Professor Oyewale Tomori, a professor of Virology, is a man described as a scientist who does not care ‘whose ox is being gored’ when it comes to speaking about the health situation in Nigeria.
Anytime Tomori thinks of Nigeria, he cries, because he thinks he owes the country a lot. “I have wept for this country on several occasions, I will try not to do such again, but it looks like I am failing because I owe this country much more than I can pay back,” he explained.
Tomori grew up during the time when Nigeria had a good government. “That was the government of Obafemi Awolowo, who introduced free primary education, and compulsory, which meant if you didn’t send your child to school, the alternative was prison.
“So my father actually preferred to send me to school than go to prison. That is how I started my academic journey. Good governance made a difference in my life and I am very proud of my country.
“I never studied outside this country. All my education was here. Of course, when you want to do a postdoc, you go out to another country. But basically all of my study was done in this country. And the country provided the enabling environment for all that to happen. And that’s why I said, you know, sometimes I keep saying that, I owe this country more than I can ever pay back. But the generation now can’t say that because the country has abandoned them,” Tomori explained the reason behind his tears.
But he is not just sitting down to weep and not do anything about the dilapidated state of the health sector. As a matter of fact, he has dedicated all his life to contributing immensely to improving the wellbeing of Nigerians and Africans at large.
Born in Ilesa, Osun state, on 3rd February 1946, Tomori received a Doctor of Veterinary Medicine(DVM) from Ahmadu Bello University, Zaria as well as a Doctorate degree, Ph.D in virology from the University of Ibadan, Oyo state, where he was appointed professor of virology in 1981, the same year he received the United States Department of Health and Human Services Public Health Service Certificate for contributions to Lassa Fever Research.
Tomori went on from those university days to occupy various positions of authority, including the vice chancellorship of a University, and the presidency of the Nigerian Academy of Science. He has acquired big international footprints as an academic researcher and occupies a position of distinction as Nigeria’s preeminent virologist.
He is acknowledged as a world authority on the many viral afflictions that plague Africa, such as Ebola, Lassa Fever, Yellow Fever, and Monkey Pox.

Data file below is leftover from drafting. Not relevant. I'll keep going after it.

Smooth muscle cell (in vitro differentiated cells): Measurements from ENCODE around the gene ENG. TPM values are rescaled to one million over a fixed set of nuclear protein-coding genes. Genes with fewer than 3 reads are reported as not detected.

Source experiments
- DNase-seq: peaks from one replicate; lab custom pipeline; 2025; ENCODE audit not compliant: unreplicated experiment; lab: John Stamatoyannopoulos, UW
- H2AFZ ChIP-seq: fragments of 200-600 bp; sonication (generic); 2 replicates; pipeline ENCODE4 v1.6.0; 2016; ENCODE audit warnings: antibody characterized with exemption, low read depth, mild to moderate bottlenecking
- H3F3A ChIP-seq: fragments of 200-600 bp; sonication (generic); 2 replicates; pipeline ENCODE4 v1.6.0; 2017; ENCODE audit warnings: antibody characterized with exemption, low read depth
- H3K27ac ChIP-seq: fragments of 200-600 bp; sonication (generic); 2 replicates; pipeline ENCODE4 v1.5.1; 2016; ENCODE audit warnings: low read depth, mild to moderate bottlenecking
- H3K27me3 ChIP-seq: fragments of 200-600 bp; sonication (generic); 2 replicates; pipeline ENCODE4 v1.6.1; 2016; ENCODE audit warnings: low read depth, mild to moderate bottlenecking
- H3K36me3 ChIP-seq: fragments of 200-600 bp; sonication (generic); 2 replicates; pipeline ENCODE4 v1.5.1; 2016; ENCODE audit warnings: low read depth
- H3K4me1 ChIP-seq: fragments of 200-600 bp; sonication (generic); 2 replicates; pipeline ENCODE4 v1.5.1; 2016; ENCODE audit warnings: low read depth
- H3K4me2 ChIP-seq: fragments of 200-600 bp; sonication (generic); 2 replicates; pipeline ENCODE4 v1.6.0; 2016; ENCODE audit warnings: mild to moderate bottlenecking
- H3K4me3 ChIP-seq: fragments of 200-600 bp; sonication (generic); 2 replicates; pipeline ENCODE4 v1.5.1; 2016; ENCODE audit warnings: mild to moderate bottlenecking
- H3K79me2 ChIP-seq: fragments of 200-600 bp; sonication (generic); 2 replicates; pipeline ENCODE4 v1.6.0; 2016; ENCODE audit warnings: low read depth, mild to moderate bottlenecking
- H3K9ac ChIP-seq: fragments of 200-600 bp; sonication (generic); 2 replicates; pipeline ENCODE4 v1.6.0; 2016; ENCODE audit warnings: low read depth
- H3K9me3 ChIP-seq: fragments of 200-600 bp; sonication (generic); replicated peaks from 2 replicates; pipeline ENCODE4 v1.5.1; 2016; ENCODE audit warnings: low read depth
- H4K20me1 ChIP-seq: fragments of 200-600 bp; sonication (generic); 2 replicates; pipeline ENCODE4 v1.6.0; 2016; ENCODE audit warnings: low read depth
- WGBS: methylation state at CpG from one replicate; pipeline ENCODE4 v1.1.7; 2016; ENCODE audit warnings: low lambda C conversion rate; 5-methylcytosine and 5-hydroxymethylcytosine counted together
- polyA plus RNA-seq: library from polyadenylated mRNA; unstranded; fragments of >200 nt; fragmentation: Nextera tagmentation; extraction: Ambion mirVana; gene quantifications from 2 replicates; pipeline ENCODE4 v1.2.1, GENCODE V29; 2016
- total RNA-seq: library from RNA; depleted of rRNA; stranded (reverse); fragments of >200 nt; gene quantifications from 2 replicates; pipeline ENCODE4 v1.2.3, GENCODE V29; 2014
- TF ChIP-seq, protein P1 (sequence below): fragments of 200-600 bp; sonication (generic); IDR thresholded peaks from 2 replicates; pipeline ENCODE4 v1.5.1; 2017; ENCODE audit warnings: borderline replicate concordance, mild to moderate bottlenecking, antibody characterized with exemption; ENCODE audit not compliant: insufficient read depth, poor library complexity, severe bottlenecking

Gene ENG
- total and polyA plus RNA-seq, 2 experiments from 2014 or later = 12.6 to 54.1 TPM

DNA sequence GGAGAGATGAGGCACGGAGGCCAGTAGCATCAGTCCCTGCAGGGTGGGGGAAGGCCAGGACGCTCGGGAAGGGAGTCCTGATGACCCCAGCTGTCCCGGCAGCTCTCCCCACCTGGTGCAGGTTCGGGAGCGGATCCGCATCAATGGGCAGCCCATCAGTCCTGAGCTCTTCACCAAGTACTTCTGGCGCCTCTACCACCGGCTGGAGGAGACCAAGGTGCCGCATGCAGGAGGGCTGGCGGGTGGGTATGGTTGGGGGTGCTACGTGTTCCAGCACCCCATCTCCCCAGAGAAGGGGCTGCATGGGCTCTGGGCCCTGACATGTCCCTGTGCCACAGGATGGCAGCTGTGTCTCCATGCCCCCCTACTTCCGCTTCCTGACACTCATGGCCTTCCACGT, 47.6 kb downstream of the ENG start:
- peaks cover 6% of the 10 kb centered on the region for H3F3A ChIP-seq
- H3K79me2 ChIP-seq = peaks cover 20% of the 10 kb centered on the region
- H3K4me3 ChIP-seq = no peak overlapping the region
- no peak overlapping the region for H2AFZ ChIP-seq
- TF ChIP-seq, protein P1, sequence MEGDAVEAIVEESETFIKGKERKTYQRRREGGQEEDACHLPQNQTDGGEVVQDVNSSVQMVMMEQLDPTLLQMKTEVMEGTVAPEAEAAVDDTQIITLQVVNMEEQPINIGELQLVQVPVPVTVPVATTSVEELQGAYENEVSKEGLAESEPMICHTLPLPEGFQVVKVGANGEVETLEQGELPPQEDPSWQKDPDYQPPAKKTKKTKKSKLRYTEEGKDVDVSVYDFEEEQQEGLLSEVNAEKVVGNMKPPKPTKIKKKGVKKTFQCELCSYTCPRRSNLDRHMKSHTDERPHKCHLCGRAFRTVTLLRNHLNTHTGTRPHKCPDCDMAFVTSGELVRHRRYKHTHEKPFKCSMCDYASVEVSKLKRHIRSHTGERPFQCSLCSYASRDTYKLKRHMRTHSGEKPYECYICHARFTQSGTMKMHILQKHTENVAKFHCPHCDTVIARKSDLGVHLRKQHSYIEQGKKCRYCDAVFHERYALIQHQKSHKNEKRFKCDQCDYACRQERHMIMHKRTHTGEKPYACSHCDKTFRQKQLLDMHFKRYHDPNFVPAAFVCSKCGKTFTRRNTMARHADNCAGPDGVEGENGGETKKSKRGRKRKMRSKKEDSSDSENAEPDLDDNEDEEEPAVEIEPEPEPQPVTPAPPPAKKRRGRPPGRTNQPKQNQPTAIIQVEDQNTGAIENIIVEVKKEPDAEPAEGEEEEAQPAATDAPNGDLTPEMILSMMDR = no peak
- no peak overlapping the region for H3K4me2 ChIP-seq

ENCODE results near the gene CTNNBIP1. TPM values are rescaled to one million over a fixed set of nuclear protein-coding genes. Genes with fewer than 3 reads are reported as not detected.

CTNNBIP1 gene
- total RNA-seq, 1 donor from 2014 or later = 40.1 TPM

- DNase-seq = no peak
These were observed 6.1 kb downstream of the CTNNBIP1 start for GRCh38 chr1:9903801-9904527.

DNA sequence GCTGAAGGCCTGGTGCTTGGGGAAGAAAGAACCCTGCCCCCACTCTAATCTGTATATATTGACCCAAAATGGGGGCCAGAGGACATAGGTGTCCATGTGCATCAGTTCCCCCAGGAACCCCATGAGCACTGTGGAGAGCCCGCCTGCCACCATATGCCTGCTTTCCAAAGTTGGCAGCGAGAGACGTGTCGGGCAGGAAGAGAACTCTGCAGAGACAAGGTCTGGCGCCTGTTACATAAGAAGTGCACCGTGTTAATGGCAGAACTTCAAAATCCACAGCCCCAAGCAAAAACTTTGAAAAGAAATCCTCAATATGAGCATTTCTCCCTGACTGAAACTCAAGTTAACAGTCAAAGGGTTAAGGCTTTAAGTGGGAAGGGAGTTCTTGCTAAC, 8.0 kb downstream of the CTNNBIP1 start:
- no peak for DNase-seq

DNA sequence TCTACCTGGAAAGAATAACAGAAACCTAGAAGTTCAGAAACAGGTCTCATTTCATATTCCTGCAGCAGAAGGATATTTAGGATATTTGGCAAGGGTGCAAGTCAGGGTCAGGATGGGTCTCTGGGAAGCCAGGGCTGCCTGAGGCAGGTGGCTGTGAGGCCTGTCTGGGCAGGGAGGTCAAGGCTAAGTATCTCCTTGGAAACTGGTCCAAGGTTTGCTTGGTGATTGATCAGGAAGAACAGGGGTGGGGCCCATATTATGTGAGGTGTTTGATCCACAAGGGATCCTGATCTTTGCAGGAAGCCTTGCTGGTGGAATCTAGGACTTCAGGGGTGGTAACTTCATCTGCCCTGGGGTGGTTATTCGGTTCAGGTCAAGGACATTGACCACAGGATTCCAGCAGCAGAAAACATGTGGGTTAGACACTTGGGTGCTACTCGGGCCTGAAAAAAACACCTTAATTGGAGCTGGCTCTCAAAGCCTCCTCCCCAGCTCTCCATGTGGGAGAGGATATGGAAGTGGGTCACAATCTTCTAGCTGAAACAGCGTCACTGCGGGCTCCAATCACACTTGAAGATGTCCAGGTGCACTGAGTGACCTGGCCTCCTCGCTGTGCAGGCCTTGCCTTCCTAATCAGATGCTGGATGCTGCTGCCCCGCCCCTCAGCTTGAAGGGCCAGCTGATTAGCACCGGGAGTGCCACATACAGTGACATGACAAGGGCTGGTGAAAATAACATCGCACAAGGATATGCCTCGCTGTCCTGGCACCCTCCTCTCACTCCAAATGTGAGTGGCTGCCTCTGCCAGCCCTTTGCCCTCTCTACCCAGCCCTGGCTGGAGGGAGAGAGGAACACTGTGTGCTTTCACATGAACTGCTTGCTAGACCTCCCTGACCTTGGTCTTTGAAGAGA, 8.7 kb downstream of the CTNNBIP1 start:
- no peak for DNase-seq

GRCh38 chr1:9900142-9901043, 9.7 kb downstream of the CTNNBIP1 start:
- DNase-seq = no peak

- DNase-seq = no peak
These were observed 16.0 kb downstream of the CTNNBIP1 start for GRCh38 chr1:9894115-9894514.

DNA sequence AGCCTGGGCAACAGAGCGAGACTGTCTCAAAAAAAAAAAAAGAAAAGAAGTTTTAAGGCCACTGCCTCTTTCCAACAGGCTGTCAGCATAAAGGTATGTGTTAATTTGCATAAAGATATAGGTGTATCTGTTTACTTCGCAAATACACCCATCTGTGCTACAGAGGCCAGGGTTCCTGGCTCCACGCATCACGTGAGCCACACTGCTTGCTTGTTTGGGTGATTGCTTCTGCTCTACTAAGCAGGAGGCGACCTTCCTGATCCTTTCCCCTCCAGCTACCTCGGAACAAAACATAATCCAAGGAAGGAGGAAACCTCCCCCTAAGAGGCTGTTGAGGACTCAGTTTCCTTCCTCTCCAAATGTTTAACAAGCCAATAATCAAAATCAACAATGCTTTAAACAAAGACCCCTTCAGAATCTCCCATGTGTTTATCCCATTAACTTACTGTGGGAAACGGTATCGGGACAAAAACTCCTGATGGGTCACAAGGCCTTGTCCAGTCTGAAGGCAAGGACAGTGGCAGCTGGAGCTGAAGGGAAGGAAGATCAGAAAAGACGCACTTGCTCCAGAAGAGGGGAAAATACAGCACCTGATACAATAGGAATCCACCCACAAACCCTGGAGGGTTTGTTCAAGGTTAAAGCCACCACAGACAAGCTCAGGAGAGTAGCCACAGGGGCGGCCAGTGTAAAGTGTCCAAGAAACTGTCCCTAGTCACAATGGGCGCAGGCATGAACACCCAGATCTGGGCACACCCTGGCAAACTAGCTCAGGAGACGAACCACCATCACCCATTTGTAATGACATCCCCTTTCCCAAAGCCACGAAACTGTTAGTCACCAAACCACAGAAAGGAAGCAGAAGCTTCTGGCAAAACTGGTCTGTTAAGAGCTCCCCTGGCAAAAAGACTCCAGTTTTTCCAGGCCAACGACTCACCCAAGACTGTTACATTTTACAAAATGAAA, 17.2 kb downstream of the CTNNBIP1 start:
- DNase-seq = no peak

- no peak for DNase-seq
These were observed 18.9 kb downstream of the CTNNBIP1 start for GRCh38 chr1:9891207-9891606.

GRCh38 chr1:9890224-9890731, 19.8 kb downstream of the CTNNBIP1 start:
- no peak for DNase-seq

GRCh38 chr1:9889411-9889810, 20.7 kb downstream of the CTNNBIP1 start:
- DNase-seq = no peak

At 74, Professor Oyewale Tomori is the leading virologist who helped spearhead Nigeria’s efforts to kick polio out of the country, a feat that was accomplished in June 2020 after decades of efforts.
A multiple-award-winning specialist in human, zoonotic and veterinary viruses including the poliomyelitis virus and immediate-past president of the Nigerian Academy of Science, his journey of achieving that feat started when he was appointed as the Regional Virologist for the WHO Africa Region in 1994 where he set up the African Regional Polio Laboratory Network, a first-of-its-kind system of laboratories that provided diagnostic expertise to the Global Polio Eradication Initiative (GPEI). He was subsequently appointed as the chairman of the Nigeria Expert Review Committee on Polio Eradication and Routine Immunization in 2004 to date, a high-stakes role where he was charged with ensuring Nigeria defeats polio at all costs.
‘Eradicating Polio in Nigeria was a battle i fought with undiluted passion,’ he added.
During the peak of the COVID-19 pandemic, Tomori was called upon by the world to help analyse, understand, and cage the virus. Presently, despite the fact that he is advanced in age, Tomori has dedicated his time and energy in ensuring that Nigeria starts local production of vaccines.
When asked where the country is, in terms of local production of vaccines, Tomori told me that, Nigeria supposed to have done groundbreaking opening ceremony of the vaccine facility, but the plan got shifted because of the extension of GAVI’s support for Nigeria in terms of vaccines.
“Nigeria supposed to graduate out of the GAVI support in 2021, but in 2018, that graduation was extended to 2028, hence the entire business plan that Biovaccines had in 2018, was thrown under the box. We had to go back to the federal government, got the details of the extended graduation and based on that, developed a new business plan,” Tomori stated.
Unlike what it was previously in 2021, when Nigeria was supposed to graduate 100 per cent off GAVI’s support, Tomori disclosed that, “what it is now is a staggered graduation, meaning, we are graduating product by product. By 2024 for instance, we will be graduating off support for Penta vaccine. It means Nigeria will be procuring Penta vaccine, 100 per cent with its money.
“This staggered plan is what we have now built into our business plan and did a funding provision for 10 years, to enable us have a bankable business case which we will then use to approach our funding partners. We are waiting for the Federal Executive Council’s approval of this new plan, to enable us activate the first phase of the project.”
The day Nigeria starts producing its own vaccines for its citizens would be a milestone in the health sector and one of my happiest day, Tomori said, ‘I cannot wait to see that day.’